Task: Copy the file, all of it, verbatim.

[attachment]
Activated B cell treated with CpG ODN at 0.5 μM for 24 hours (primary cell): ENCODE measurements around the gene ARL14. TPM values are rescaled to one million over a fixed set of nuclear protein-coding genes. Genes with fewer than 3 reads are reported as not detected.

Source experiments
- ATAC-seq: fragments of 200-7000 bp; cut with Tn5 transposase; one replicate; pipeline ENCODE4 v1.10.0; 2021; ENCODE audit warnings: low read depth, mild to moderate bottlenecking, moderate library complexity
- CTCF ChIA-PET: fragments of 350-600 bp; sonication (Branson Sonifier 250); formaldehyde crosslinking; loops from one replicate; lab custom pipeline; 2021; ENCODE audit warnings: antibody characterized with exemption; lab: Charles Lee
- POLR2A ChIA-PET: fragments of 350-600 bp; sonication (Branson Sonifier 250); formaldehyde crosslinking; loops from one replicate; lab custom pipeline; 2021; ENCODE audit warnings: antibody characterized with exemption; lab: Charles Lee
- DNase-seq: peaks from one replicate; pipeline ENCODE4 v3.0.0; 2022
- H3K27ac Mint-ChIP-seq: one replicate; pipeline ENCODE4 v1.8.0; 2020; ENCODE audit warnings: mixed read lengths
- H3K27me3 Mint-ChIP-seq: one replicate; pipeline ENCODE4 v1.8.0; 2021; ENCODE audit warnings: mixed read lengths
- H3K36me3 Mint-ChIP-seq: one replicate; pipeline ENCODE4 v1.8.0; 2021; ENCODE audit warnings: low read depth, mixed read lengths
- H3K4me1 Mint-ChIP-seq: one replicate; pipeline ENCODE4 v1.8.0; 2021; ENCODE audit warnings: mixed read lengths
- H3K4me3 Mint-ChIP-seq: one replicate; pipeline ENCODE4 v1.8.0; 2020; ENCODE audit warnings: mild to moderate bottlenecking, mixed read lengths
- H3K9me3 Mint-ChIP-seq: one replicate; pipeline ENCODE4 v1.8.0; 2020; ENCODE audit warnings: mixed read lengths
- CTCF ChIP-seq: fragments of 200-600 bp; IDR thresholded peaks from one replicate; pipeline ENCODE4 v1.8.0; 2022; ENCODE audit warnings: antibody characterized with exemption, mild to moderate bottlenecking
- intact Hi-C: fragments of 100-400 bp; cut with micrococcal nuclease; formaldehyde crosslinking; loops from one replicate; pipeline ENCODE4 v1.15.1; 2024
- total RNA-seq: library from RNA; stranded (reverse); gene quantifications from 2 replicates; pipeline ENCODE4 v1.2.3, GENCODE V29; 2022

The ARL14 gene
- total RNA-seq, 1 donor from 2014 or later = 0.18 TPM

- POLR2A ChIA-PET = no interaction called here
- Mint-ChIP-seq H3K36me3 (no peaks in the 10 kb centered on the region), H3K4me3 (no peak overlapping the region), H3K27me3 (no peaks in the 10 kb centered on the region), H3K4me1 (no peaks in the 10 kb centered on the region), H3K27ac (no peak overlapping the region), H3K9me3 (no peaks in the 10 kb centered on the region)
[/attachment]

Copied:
Activated B cell treated with CpG ODN at 0.5 μM for 24 hours (primary cell): ENCODE measurements around the gene ARL14. TPM values are rescaled to one million over a fixed set of nuclear protein-coding genes. Genes with fewer than 3 reads are reported as not detected.

Source experiments
- ATAC-seq: fragments of 200-7000 bp; cut with Tn5 transposase; one replicate; pipeline ENCODE4 v1.10.0; 2021; ENCODE audit warnings: low read depth, mild to moderate bottlenecking, moderate library complexity
- CTCF ChIA-PET: fragments of 350-600 bp; sonication (Branson Sonifier 250); formaldehyde crosslinking; loops from one replicate; lab custom pipeline; 2021; ENCODE audit warnings: antibody characterized with exemption; lab: Charles Lee
- POLR2A ChIA-PET: fragments of 350-600 bp; sonication (Branson Sonifier 250); formaldehyde crosslinking; loops from one replicate; lab custom pipeline; 2021; ENCODE audit warnings: antibody characterized with exemption; lab: Charles Lee
- DNase-seq: peaks from one replicate; pipeline ENCODE4 v3.0.0; 2022
- H3K27ac Mint-ChIP-seq: one replicate; pipeline ENCODE4 v1.8.0; 2020; ENCODE audit warnings: mixed read lengths
- H3K27me3 Mint-ChIP-seq: one replicate; pipeline ENCODE4 v1.8.0; 2021; ENCODE audit warnings: mixed read lengths
- H3K36me3 Mint-ChIP-seq: one replicate; pipeline ENCODE4 v1.8.0; 2021; ENCODE audit warnings: low read depth, mixed read lengths
- H3K4me1 Mint-ChIP-seq: one replicate; pipeline ENCODE4 v1.8.0; 2021; ENCODE audit warnings: mixed read lengths
- H3K4me3 Mint-ChIP-seq: one replicate; pipeline ENCODE4 v1.8.0; 2020; ENCODE audit warnings: mild to moderate bottlenecking, mixed read lengths
- H3K9me3 Mint-ChIP-seq: one replicate; pipeline ENCODE4 v1.8.0; 2020; ENCODE audit warnings: mixed read lengths
- CTCF ChIP-seq: fragments of 200-600 bp; IDR thresholded peaks from one replicate; pipeline ENCODE4 v1.8.0; 2022; ENCODE audit warnings: antibody characterized with exemption, mild to moderate bottlenecking
- intact Hi-C: fragments of 100-400 bp; cut with micrococcal nuclease; formaldehyde crosslinking; loops from one replicate; pipeline ENCODE4 v1.15.1; 2024
- total RNA-seq: library from RNA; stranded (reverse); gene quantifications from 2 replicates; pipeline ENCODE4 v1.2.3, GENCODE V29; 2022

The ARL14 gene
- total RNA-seq, 1 donor from 2014 or later = 0.18 TPM

- POLR2A ChIA-PET = no interaction called here
- Mint-ChIP-seq H3K36me3 (no peaks in the 10 kb centered on the region), H3K4me3 (no peak overlapping the region), H3K27me3 (no peaks in the 10 kb centered on the region), H3K4me1 (no peaks in the 10 kb centered on the region), H3K27ac (no peak overlapping the region), H3K9me3 (no peaks in the 10 kb centered on the region)